Despite many new brands entering the Beirut market for the first time this year, a large number of existing shops have chosen to use the revival of downtown Beirut and the inauguration of the Souks to open up new stores and increase their brand exposure — a potentially pricey risk in such a small market.
“The idea of mono-brand outlets is relatively new here in Beirut and I think it reflects an increased interest by big-name brands in Lebanon and in the Middle East in general,” Stefano Macaluso, vice president of luxury watchmakers Girard-Perregaux, told Executive in July. “At a time when luxury watchmakers were tallying losses in Europe and the United States, sales soared in this region.”
Top-end retail executives seem to agree that having multiple points of sale even in a small country like Lebanon gives customers the most complete experience with the brand, making a more lasting imprint and, ultimately, financial sense.
“We find that whenever we open our stores nearby a place we already have distribution, the total distribution grows because you can see what the line [offers] much more,” said Jerome Griffith, chief executive officer of Tumi.
New strategy, new players
While the influx of mono-brand stores has not led to the abandoning of the very popular multi-brand stores, such as Aishti and Boutique 1, the trend has begun a wave of new fashion relationships between brands and local partners that defy the traditional requirements of exclusivity.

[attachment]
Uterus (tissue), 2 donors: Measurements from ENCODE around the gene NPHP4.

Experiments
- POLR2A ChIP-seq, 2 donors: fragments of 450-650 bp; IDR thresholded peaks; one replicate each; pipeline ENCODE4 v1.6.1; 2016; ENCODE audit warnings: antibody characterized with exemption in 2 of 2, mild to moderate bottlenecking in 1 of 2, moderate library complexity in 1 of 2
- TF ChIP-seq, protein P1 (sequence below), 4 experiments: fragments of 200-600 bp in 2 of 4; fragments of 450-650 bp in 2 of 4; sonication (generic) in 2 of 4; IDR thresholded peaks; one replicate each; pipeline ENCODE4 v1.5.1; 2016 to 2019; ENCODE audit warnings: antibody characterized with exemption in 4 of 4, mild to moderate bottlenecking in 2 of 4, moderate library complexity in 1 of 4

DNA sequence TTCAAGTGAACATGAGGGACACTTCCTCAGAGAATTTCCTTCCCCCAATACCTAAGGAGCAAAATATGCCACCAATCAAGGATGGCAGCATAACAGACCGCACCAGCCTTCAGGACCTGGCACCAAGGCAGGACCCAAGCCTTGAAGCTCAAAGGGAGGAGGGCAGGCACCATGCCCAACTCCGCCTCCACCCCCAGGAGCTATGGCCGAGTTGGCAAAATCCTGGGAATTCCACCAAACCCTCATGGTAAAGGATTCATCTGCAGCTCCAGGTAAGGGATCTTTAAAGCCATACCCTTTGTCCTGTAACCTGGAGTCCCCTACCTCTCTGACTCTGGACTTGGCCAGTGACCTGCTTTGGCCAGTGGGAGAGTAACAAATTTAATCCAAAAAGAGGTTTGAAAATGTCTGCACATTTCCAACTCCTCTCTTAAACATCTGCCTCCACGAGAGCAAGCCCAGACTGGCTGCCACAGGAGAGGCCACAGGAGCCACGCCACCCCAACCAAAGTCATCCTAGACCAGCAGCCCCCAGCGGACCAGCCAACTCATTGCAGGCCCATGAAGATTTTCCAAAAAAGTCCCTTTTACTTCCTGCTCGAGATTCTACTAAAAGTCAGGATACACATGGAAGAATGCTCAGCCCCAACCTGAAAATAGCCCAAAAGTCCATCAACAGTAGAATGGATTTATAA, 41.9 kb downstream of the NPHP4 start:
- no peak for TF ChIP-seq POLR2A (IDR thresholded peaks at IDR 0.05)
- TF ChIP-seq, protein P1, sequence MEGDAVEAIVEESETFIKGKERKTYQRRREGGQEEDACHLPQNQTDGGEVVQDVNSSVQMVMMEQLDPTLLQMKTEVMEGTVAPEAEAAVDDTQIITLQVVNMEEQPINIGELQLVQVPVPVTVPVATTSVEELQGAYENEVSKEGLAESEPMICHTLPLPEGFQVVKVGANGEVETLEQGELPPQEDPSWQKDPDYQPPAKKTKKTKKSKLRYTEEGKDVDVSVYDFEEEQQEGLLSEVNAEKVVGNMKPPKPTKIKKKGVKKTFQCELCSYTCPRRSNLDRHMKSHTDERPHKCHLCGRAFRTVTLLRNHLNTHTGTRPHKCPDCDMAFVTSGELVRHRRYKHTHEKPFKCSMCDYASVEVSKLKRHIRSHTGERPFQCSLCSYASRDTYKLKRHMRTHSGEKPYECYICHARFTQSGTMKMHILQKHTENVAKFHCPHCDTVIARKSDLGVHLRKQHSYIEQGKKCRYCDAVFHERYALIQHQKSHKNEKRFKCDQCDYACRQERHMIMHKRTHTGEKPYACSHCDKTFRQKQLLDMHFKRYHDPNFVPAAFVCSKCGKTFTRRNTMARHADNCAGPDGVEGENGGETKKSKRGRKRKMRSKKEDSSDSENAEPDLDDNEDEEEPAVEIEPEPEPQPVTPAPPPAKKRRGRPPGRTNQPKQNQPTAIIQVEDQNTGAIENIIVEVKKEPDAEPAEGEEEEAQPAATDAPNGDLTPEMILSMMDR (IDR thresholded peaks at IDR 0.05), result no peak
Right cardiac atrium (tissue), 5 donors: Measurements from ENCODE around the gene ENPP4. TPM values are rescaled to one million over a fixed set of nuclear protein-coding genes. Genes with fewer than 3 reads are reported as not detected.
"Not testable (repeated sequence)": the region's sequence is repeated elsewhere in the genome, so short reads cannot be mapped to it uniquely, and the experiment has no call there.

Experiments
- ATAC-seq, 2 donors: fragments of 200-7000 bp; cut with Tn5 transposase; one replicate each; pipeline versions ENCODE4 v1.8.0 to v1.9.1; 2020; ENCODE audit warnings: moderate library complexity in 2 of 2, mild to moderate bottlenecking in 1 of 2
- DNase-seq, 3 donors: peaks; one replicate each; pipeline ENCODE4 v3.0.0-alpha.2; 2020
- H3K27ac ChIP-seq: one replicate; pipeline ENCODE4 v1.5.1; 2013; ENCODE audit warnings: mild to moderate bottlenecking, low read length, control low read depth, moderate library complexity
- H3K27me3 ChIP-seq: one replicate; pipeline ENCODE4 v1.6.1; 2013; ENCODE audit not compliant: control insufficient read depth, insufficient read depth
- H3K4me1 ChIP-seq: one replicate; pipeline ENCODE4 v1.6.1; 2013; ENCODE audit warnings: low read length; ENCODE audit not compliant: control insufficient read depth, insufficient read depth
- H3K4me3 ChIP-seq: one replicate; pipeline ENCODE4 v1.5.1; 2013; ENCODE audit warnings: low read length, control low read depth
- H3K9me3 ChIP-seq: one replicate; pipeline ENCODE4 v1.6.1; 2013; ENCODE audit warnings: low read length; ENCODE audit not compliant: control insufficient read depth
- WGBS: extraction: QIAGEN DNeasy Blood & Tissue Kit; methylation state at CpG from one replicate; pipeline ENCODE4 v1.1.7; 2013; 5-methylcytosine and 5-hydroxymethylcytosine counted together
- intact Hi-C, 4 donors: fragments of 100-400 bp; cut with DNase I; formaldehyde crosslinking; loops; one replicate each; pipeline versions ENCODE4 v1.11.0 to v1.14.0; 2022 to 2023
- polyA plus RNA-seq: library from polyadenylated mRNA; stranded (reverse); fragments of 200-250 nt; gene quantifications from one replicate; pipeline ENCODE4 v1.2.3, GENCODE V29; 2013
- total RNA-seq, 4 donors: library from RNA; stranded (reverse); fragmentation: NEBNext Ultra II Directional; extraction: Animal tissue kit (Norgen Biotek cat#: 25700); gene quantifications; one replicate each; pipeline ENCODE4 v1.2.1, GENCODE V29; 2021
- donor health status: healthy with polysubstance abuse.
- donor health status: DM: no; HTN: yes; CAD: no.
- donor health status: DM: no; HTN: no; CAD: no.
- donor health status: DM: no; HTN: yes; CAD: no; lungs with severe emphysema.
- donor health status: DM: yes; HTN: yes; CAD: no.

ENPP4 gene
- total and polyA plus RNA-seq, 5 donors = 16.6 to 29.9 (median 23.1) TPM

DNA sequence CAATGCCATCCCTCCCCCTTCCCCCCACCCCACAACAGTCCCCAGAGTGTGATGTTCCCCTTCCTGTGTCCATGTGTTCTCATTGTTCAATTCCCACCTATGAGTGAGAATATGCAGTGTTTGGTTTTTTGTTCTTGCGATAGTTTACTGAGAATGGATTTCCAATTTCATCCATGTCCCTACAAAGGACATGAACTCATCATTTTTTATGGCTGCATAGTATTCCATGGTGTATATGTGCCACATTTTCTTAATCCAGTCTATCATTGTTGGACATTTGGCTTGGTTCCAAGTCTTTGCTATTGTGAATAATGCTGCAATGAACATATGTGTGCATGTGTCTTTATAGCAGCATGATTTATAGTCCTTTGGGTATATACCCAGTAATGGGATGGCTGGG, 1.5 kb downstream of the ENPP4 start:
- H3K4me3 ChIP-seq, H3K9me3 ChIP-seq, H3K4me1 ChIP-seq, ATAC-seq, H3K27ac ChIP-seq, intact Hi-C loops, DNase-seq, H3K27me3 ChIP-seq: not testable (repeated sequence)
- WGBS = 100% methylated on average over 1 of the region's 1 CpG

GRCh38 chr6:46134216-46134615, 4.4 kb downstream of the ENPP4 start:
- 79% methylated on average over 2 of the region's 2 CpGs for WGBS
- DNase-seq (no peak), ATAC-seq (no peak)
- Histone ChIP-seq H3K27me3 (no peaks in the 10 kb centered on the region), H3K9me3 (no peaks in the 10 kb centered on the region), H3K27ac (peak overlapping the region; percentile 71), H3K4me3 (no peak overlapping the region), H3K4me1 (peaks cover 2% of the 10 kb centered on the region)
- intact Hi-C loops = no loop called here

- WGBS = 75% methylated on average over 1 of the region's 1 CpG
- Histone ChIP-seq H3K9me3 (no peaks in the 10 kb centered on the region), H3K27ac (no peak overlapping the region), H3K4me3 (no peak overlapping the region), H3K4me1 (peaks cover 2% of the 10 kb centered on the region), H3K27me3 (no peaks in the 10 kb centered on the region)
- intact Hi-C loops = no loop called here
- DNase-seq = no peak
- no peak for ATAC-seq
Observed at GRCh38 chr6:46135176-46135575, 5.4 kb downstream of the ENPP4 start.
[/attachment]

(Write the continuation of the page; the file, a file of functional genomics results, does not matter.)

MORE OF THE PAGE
“[Exclusivity is] like protectionism,” Griffith said. “It’s not really good for overall business. You think it is, because at a fundamental level it makes sense that if I’m the only one that has a brand, then I’m the only one that sells it, but actually you don’t really gain a brand’s potential until that brand is seen multiple times, because a customer has to recognize [it].”
According to Izzat Traboulsi, managing director of Hugo Boss for the Middle East, the relationship between local or regional partners and the brands themselves has changed quite significantly since the mono-brand invasion.
Brands tend to maintain their own mono-brand points of sale and then work with a different local partner to open a direct franchise location, as opposed to hiring a company as an exclusive representative or independent agent of the brand, as is the case with Hugo Boss.
“Today the regional partners are already there. The set-up is already there. Today, lots of the emerging brands do it directly,” he said.
The shrugging-off of exclusivity is not yet universal, but should pave the way for more mono-brand stores to come.
As George Kern, chief executive officer of IWC Schaffhausen said, “There is no other way to express the brand [than] in a boutique. You cannot do it with a shelf.”